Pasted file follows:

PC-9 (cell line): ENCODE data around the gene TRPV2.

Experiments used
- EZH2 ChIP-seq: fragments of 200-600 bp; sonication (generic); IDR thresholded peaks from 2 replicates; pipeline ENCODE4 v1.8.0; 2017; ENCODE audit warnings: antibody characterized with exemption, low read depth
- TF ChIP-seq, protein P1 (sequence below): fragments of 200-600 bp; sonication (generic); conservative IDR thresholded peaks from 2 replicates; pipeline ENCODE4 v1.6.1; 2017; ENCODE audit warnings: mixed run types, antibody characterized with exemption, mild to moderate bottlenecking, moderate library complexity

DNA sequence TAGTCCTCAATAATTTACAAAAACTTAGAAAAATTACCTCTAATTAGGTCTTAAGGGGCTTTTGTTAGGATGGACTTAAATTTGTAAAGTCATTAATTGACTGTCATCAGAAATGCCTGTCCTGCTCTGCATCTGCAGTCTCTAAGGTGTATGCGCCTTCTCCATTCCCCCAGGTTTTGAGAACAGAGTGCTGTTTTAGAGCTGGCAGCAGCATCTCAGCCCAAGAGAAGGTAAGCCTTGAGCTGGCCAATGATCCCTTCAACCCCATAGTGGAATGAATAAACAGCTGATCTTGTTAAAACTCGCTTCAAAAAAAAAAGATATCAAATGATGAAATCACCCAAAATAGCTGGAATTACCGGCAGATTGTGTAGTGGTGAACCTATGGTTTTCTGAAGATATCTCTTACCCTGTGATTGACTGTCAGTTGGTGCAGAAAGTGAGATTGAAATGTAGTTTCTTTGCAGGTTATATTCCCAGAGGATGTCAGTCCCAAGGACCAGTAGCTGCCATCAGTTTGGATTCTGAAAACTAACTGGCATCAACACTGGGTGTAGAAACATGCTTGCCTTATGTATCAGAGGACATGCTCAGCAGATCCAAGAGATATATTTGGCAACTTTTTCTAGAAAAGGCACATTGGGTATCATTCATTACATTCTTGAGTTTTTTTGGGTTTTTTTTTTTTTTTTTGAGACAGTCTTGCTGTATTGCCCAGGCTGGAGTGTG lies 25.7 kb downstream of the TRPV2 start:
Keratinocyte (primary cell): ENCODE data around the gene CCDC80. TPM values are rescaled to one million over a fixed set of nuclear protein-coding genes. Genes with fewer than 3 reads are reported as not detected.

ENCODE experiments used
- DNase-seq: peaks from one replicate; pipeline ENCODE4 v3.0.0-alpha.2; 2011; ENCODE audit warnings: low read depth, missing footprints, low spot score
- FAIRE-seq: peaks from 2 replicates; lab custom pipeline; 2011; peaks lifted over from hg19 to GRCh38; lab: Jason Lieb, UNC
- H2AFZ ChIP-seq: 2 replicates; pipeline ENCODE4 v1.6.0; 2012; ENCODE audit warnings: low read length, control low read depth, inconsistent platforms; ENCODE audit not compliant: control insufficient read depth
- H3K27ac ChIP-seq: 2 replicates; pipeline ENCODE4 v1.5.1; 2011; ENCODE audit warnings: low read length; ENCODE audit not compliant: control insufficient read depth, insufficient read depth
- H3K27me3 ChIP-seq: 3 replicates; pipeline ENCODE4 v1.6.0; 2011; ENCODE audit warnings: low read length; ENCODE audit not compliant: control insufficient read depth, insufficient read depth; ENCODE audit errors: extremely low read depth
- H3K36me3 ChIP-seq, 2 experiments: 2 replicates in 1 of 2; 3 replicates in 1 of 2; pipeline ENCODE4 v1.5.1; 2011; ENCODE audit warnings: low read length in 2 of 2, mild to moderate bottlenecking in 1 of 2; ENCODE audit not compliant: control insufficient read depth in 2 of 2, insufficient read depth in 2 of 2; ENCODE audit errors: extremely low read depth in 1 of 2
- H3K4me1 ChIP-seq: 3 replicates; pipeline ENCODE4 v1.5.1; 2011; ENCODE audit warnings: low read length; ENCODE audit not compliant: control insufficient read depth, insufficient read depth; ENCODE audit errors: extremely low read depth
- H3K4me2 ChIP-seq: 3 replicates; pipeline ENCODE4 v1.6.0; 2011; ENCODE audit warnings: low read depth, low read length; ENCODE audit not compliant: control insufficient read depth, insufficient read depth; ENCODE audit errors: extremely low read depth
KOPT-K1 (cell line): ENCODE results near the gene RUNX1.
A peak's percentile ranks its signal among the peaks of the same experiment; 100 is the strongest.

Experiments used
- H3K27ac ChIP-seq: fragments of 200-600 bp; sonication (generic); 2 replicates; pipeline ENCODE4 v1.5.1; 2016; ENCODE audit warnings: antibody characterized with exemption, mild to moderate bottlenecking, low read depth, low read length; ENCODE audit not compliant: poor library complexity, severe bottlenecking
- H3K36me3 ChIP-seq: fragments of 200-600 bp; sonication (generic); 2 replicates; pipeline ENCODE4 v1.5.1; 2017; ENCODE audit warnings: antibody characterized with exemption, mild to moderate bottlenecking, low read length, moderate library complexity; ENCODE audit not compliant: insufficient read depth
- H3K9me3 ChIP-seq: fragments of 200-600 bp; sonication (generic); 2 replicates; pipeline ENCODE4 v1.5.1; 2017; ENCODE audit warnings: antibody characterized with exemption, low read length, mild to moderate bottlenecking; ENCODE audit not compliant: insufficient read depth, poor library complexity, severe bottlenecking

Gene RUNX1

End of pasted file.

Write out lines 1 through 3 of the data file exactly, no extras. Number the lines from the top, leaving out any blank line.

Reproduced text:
PC-9 (cell line): ENCODE data around the gene TRPV2.

Experiments used
- EZH2 ChIP-seq: fragments of 200-600 bp; sonication (generic); IDR thresholded peaks from 2 replicates; pipeline ENCODE4 v1.8.0; 2017; ENCODE audit warnings: antibody characterized with exemption, low read depth